Let’s stop turning back the time

Romanticising the past does more harm than good


Lillian Wang

The urge to the turn the hands of a clock back to the past is never-ending, but it is vital to suppress it.

Tvisha Gupta

I was born in the wrong generation.

One of the most commonly heard phrases from this generation’s teenagers echoes our love for the past. Today’s adolescence idolizes bell bottom jeans and crop tops of the ‘80s and ‘90s, as we adopt the idea of ‘vintage’ and curate our style based on it. The media is similarly fond of the past: Swifties all over the world jumped in excitement when Taylor Swift released her re-recorded albums and Bollywood follows suit by reusing old songs to create new ones. iCarly, Gossip Girl 2.0, the 25th James Bond movie and Star Wars TV shows –– entertainment simply can’t move on from past hits.

We love the past. It’s the main destination for our memories, whether pleasant or painful, and we cherish the comfort and the lessons they provide us with. The rhetoric of “the good ol’ days” helps us find gratitude in the present, and we use past resilience and motivation to help us gain confidence. Memories with negative connotations tend to fade quicker than those that are positive, and thus, we find peace in our rose-colored perception of the past.

However, we often don’t realize how an intense focus with the past can impact us in the present and future. Our perception of the ‘80s and ‘90s is that they were joyful times, full of cute clothes and hip hop. But we’ve chosen to forget about the HIV/AIDS epidemic, the discriminatory treatment that the LGTBQ+ community began to face or how women started to become the subject of sexualization and misogyny. Our glorification of the past has blinded us to all its flaws. We strictly focus on the positive memories and cast aside the negative ones, which results in our failure to learn from them and solve the problems they gave rise to, which may still afflict us today.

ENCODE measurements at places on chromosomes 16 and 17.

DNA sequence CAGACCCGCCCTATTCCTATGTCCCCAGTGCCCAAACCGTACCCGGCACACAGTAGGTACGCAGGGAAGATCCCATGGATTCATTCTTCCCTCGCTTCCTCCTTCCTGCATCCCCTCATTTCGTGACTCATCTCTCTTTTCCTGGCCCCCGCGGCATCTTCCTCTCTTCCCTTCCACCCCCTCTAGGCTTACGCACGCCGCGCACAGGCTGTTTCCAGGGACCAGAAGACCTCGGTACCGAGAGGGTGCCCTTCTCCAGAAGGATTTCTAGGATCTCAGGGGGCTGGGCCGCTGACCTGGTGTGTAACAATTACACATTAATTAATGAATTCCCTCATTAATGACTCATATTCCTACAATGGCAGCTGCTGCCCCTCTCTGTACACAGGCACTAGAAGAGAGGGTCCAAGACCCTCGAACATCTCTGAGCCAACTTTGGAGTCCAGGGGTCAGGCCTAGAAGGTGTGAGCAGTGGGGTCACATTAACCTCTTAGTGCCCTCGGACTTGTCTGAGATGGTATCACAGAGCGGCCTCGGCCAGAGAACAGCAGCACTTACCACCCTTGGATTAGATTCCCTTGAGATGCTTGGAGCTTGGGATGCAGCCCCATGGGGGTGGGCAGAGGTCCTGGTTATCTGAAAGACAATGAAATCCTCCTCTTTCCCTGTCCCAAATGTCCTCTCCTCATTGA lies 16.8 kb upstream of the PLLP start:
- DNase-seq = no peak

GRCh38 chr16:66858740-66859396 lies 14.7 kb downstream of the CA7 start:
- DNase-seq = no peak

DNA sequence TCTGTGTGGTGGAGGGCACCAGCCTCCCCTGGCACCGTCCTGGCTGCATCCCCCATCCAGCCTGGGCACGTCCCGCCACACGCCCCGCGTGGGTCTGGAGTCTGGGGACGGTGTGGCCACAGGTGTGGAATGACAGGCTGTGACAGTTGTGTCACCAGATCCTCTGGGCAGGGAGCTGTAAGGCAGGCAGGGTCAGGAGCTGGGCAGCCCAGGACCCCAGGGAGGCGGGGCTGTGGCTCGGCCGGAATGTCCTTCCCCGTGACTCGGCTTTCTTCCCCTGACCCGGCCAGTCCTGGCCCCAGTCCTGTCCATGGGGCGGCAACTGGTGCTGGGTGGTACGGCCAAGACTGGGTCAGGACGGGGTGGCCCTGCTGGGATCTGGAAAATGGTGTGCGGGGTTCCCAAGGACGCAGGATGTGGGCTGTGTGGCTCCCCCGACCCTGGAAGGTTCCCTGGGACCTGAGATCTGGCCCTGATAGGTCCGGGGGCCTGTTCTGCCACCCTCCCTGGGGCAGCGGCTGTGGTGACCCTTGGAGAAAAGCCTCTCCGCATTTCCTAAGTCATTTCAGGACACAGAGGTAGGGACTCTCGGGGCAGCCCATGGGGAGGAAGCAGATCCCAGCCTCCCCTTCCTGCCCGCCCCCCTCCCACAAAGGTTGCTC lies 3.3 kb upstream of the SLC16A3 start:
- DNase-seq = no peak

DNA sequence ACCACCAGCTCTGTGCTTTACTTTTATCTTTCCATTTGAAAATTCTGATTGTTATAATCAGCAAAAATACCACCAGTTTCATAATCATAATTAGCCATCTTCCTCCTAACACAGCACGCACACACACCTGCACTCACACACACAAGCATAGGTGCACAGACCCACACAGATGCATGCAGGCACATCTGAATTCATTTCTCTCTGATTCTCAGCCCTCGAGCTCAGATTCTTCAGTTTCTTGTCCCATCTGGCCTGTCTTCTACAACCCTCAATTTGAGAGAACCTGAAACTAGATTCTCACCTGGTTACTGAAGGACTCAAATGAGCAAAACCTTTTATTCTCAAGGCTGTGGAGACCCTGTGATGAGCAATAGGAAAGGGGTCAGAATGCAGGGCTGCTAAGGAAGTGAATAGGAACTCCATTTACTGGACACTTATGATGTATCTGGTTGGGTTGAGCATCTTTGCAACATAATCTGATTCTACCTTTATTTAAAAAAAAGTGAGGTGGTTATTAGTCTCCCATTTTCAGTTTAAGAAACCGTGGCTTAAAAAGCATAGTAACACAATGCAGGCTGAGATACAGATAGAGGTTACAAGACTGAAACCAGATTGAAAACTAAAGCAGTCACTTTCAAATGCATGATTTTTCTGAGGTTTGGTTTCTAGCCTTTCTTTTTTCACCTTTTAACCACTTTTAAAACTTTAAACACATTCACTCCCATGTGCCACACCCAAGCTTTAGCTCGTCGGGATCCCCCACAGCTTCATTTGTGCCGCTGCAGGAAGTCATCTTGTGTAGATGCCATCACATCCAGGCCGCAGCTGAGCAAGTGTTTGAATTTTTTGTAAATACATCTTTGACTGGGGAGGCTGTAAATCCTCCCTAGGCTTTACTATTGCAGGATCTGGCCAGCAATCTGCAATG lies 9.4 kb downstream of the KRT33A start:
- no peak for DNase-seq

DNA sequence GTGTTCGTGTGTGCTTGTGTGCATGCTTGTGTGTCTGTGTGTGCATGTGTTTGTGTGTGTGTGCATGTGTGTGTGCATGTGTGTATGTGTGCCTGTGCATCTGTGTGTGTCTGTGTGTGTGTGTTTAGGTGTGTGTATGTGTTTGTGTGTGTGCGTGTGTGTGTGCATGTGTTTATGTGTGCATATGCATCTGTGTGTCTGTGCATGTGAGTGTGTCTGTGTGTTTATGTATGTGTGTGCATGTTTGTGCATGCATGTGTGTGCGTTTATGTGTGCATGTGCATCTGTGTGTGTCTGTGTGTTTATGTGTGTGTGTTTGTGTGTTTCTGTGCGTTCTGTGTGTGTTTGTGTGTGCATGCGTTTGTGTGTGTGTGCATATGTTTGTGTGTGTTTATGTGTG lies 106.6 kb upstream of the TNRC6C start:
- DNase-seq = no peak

Additionally, we’re so comfortable with the familiarity the past provides us with that we’ve become scared of the uncertainty that the future brings. Students fear the future because with it comes more AP classes, SAT and ACT tests, stress over extracurricular activities, college applications and more. When we’re thinking about the future, we’re standing on fragile ground. We can’t bear the fact that the bridge to the future may crumble at any moment, and we’re desperate to return to the solid surface of the past. Instead, we choose to remain in the past. We reminisce about how great middle school and elementary school were, with reasonable amounts of homework and daily social outings. We look through our Snapchat memories and reminisce about how happy we were “back then.”

But we fail to realize that staying stuck in the past stops us from taking steps towards the future. We’re never able to get out of our comfort zones and cross that fragile piece of ground because we’re far too scared to do so. How can we expect success when we refuse to move out of the past? The answer: we can’t. Our inability to move out of our safe spaces of the past only hinders our progress forward.

This isn’t a call to disregard the past, but rather to stop hyperfocusing on it and making it our current reality. Dreading the future and reminiscing on the past isn’t going to get us anywhere, but finding excitement in the immediacy of the present and the uncertainty of the future will. We need to push ourselves to create new memories, instead of solely being content with those from the past.

Because what are the good ol’ days compared to the better ones to come?